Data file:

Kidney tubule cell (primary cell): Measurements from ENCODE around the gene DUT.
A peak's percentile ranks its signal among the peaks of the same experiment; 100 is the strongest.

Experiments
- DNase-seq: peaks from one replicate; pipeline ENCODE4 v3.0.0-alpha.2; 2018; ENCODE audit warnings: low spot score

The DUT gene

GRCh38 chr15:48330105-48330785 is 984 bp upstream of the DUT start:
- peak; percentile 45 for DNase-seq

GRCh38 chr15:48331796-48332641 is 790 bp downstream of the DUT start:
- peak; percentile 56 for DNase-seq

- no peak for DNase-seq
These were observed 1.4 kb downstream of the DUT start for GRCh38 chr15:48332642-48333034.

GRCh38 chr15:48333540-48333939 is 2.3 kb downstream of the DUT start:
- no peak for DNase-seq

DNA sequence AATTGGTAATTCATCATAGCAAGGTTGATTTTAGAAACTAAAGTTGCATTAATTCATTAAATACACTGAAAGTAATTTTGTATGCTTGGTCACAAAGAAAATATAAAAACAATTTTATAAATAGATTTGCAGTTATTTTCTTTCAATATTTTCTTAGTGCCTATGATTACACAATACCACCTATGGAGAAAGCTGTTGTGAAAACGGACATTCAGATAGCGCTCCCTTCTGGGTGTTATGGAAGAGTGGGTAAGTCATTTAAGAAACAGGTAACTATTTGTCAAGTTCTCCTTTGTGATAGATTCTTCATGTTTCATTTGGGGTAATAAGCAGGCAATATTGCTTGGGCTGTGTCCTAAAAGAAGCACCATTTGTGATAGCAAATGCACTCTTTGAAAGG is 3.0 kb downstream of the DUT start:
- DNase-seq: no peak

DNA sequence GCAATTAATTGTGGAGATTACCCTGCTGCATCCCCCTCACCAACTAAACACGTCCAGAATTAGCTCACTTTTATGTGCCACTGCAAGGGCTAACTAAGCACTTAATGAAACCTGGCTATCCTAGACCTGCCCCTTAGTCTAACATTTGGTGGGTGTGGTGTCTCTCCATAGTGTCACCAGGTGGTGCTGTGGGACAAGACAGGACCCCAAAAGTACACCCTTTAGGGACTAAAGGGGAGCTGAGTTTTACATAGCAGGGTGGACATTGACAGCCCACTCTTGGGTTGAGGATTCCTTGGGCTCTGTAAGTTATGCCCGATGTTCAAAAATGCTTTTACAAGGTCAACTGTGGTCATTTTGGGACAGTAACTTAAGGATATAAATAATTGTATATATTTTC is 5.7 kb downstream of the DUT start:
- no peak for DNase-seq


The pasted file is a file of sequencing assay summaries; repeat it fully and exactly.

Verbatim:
Kidney tubule cell (primary cell): Measurements from ENCODE around the gene DUT.
A peak's percentile ranks its signal among the peaks of the same experiment; 100 is the strongest.

Experiments
- DNase-seq: peaks from one replicate; pipeline ENCODE4 v3.0.0-alpha.2; 2018; ENCODE audit warnings: low spot score

The DUT gene

GRCh38 chr15:48330105-48330785 is 984 bp upstream of the DUT start:
- peak; percentile 45 for DNase-seq

GRCh38 chr15:48331796-48332641 is 790 bp downstream of the DUT start:
- peak; percentile 56 for DNase-seq

- no peak for DNase-seq
These were observed 1.4 kb downstream of the DUT start for GRCh38 chr15:48332642-48333034.

GRCh38 chr15:48333540-48333939 is 2.3 kb downstream of the DUT start:
- no peak for DNase-seq

DNA sequence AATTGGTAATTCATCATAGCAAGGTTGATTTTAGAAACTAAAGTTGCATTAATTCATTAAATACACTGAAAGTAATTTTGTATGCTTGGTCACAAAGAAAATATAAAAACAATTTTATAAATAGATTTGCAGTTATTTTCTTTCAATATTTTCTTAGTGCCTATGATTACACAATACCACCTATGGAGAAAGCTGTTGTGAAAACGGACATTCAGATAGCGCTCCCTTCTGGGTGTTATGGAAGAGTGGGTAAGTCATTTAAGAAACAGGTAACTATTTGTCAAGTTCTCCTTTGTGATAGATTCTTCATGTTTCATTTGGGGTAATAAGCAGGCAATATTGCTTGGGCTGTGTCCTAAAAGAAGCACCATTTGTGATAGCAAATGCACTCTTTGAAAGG is 3.0 kb downstream of the DUT start:
- DNase-seq: no peak

DNA sequence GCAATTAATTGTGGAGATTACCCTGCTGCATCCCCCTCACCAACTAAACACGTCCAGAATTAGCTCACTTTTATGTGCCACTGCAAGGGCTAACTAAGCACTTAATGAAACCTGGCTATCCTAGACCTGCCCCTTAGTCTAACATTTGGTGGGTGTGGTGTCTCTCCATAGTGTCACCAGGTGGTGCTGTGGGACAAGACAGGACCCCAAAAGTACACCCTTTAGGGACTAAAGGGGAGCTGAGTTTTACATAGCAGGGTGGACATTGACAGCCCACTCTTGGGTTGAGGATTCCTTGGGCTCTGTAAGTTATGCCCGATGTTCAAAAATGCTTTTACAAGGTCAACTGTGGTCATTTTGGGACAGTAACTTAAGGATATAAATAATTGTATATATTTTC is 5.7 kb downstream of the DUT start:
- no peak for DNase-seq